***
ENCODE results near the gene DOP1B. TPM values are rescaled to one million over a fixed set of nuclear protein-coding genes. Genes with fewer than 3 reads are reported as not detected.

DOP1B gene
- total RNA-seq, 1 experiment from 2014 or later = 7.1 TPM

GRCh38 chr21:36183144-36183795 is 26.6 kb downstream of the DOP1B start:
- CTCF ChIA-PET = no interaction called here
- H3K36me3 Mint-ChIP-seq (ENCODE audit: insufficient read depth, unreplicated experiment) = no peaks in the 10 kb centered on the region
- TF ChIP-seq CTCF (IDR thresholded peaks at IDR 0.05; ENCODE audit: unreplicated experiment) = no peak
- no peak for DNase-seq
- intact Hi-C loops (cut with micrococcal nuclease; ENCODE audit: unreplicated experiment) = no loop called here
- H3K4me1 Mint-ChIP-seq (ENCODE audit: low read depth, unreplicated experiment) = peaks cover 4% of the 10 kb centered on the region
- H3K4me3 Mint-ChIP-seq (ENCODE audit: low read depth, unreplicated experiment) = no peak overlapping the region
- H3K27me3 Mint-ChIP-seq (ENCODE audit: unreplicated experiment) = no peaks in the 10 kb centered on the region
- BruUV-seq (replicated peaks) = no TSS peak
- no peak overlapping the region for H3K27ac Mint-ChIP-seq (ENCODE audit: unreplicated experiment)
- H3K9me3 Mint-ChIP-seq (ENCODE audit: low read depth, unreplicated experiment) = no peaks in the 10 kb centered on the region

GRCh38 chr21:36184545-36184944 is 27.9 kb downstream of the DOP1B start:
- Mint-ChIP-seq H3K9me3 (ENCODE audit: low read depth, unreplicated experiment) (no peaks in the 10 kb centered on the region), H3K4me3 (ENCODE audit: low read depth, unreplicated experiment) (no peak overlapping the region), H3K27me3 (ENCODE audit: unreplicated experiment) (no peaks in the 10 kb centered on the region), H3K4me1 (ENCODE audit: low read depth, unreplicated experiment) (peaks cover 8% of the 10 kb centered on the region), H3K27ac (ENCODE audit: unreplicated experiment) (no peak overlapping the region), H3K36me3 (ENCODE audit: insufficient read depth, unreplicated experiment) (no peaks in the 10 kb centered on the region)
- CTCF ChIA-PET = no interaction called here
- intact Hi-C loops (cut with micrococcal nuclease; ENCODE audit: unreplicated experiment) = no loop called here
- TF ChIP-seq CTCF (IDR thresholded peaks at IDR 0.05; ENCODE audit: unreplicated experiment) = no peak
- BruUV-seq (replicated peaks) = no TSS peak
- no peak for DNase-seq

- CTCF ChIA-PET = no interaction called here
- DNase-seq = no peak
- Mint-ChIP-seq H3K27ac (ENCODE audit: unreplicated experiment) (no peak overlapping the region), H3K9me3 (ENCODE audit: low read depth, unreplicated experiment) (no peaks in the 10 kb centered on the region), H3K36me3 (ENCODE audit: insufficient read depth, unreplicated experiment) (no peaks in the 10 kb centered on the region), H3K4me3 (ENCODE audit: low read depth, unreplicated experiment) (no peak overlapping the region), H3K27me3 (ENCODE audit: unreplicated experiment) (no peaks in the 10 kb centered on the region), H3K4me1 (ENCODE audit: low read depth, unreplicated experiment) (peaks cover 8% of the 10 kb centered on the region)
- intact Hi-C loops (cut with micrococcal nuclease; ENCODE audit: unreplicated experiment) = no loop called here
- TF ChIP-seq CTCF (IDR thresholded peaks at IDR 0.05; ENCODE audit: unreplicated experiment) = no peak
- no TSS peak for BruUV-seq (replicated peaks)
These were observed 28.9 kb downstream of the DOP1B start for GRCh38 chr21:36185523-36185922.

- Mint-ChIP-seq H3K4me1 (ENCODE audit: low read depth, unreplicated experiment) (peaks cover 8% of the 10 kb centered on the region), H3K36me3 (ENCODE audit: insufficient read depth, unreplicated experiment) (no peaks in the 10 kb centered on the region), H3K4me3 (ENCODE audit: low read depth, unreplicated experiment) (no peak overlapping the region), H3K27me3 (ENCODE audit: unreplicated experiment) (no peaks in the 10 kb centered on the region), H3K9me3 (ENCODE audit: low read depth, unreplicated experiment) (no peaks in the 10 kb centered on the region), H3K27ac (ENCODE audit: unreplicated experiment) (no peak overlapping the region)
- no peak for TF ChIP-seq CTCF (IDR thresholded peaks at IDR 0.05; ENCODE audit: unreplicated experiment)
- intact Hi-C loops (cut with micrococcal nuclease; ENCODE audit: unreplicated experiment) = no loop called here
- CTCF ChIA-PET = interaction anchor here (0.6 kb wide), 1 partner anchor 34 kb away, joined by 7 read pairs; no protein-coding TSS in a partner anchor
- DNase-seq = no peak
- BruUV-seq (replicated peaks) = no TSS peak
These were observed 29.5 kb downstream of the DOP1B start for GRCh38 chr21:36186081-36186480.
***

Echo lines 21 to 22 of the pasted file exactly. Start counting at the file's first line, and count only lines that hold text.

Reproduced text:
- BruUV-seq (replicated peaks) = no TSS peak
- no peak for DNase-seq